A vocabulary list is provided in Activity 1 that highlights the different words we use to express a similar idea and assume children will recognise the alternatives.

Teachers may add the following ideas to the collection of activities they use to develop counting concepts with their students.

Activity 1: Who has the most?

These tasks provide students with the opportunity to compare, order and make correspondences between collections, initially up to 20. Counting is an efficient method of comparing and ordering collections, but there is value in children developing other comparing and ordering methods.

In many cultures from the Asia region there is a presumption – often correct – that children will be able to count by the time they enter formal schooling. Children in all cultures collect tokens and trinkets of interest and significance to them. Often such tokens and trinkets have cycles of popularity.

Teachers should be open to using artefacts from, or used in, different cultures such as glass and wooden beads, like Japanese ohijiki, as well as matches, pop sticks and counters used in board games. The counting activities will be enriched by playing such games.

When objects are lined up in rows, the longer line will only be the larger collection if the objects are evenly spaced. A grid is a useful resource. Note too, that this idea has links with data representation. We could match the objects one-for-one and see who has any extras.

This activity should be performed with collections of both same-sized objects and differently-sized objects. In the latter situation, lining up the objects can be misleading. Clearly one-to-one matching or a grid assists.

Even if the children count accurately, at this age many still cannot answer the question: how many are there? Their response is to count again. Although the students may give the correct count and response they also need to know seven is more than six.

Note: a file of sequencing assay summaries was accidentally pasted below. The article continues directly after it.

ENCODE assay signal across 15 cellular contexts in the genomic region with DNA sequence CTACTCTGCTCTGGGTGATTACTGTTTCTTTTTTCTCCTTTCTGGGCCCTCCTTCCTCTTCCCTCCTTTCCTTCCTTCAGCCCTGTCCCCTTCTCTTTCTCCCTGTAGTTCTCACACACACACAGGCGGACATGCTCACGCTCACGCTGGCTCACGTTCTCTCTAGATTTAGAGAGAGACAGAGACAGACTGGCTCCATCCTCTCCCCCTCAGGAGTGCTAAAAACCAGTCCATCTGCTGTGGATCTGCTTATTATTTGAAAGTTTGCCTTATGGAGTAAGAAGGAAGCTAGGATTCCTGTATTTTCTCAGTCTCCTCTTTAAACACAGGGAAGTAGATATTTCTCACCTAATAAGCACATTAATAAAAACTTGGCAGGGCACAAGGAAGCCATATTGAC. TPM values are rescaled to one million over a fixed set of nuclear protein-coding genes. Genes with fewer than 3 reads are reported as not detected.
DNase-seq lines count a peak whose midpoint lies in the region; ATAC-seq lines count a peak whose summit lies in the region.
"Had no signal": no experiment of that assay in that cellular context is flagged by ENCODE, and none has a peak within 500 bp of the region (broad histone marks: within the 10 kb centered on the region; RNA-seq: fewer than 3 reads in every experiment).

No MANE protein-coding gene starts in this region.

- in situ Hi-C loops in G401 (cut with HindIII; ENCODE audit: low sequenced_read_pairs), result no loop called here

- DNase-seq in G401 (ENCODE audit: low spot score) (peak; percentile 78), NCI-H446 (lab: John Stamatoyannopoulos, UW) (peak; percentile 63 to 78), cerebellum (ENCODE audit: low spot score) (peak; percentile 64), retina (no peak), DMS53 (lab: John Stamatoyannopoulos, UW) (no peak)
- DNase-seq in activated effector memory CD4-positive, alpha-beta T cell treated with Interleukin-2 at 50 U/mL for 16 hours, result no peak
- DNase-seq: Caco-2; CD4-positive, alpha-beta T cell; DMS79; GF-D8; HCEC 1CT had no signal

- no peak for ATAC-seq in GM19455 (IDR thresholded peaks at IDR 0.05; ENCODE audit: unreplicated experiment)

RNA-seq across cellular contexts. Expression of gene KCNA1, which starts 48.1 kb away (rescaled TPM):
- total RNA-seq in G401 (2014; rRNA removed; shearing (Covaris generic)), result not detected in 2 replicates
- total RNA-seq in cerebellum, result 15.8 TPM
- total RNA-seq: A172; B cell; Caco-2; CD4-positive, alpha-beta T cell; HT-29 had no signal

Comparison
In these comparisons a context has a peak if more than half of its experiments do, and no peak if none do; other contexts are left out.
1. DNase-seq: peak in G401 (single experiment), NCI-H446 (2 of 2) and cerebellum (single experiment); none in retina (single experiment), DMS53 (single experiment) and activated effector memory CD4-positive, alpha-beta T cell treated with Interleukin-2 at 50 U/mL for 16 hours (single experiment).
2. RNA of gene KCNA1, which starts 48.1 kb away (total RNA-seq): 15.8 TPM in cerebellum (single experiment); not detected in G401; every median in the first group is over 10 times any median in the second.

Activity 2: Comparing and corresponding

In this activity students will compare two sets of objects and establish a correspondence between them.

There are many opportunities for variations in this activity. Paired objects could include: cubes and images or Asia-brand cars; toy sedans and station wagons; boy and girl students; and, students and blocks and coloured tiles. Whatever association is used it needs to be carefully established and, in subsequent activities, varied.

For example when using boys and girls, they could physically form a line and identify if there are any extras. Alternatively, each boy and girl places a block in a row with each block representing a student.

Toy cars could be used to represent (model) the situation or use a cube to represent each sedan and a pop stick to represent each station wagon.

Alternatively, assign a student to represent a specific car; for example, a boy represents a sedan and a girl represents a station wagon or vice versa.

Activity 3: Ordinal numbers – Where's Yuki?

In this activity students use and extend their ideas about ordinal numbers beyond first, second and third. From an early age children are using ordinal numbers in everyday language situations: 'I want to go first!'; 'We had a race and I came second'. Where's Yuki? provides an activity where students have to identify the position of Yuki in the line-up and place the appropriate ordinal number cards – words and symbols as shown.

Activity 4: A game to practise numbers

In this activity students will play games using collections of objects to practise numbers. They will engage in ordering by flicking objects using the index finger to make a circle with the thumb and index finger.

Ordinal words

  • first
  • second
  • third
  • fourth
  • fifth
  • sixth
  • seventh
  • eighth
  • ninth
  • tenth
  • last
  • second last

Other words and expressions

  • odd
  • even
  • next
  • zero
  • number
  • count
  • how many?
  • one
  • two
  • three
  • four
  • five
  • six
  • seven
  • eight
  • nine
  • ten (and beyond)
  • ones
  • units
  • between